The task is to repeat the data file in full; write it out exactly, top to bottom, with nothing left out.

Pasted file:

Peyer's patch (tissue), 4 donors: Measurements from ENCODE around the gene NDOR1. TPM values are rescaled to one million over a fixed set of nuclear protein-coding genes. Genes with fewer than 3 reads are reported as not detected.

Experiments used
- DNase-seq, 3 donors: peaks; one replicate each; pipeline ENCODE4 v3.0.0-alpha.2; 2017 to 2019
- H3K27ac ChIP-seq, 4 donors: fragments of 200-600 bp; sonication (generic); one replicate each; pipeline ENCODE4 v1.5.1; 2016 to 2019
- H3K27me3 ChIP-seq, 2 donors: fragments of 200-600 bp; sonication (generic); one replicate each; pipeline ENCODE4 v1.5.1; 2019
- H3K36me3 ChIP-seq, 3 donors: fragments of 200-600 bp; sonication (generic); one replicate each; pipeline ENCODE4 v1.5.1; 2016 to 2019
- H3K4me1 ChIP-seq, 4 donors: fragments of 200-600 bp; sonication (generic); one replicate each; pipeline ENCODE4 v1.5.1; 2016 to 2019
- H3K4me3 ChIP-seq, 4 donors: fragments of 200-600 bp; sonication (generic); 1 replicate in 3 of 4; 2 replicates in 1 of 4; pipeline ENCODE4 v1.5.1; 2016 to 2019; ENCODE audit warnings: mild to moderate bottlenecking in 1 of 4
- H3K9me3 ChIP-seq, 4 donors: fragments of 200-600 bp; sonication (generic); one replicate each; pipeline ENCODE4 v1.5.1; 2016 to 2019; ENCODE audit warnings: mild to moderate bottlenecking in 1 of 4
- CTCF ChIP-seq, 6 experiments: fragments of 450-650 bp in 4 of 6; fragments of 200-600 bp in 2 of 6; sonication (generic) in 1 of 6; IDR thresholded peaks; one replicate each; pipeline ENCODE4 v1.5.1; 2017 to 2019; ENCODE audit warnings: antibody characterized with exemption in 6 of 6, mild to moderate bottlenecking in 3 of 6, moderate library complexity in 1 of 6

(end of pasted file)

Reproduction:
Peyer's patch (tissue), 4 donors: Measurements from ENCODE around the gene NDOR1. TPM values are rescaled to one million over a fixed set of nuclear protein-coding genes. Genes with fewer than 3 reads are reported as not detected.

Experiments used
- DNase-seq, 3 donors: peaks; one replicate each; pipeline ENCODE4 v3.0.0-alpha.2; 2017 to 2019
- H3K27ac ChIP-seq, 4 donors: fragments of 200-600 bp; sonication (generic); one replicate each; pipeline ENCODE4 v1.5.1; 2016 to 2019
- H3K27me3 ChIP-seq, 2 donors: fragments of 200-600 bp; sonication (generic); one replicate each; pipeline ENCODE4 v1.5.1; 2019
- H3K36me3 ChIP-seq, 3 donors: fragments of 200-600 bp; sonication (generic); one replicate each; pipeline ENCODE4 v1.5.1; 2016 to 2019
- H3K4me1 ChIP-seq, 4 donors: fragments of 200-600 bp; sonication (generic); one replicate each; pipeline ENCODE4 v1.5.1; 2016 to 2019
- H3K4me3 ChIP-seq, 4 donors: fragments of 200-600 bp; sonication (generic); 1 replicate in 3 of 4; 2 replicates in 1 of 4; pipeline ENCODE4 v1.5.1; 2016 to 2019; ENCODE audit warnings: mild to moderate bottlenecking in 1 of 4
- H3K9me3 ChIP-seq, 4 donors: fragments of 200-600 bp; sonication (generic); one replicate each; pipeline ENCODE4 v1.5.1; 2016 to 2019; ENCODE audit warnings: mild to moderate bottlenecking in 1 of 4
- CTCF ChIP-seq, 6 experiments: fragments of 450-650 bp in 4 of 6; fragments of 200-600 bp in 2 of 6; sonication (generic) in 1 of 6; IDR thresholded peaks; one replicate each; pipeline ENCODE4 v1.5.1; 2017 to 2019; ENCODE audit warnings: antibody characterized with exemption in 6 of 6, mild to moderate bottlenecking in 3 of 6, moderate library complexity in 1 of 6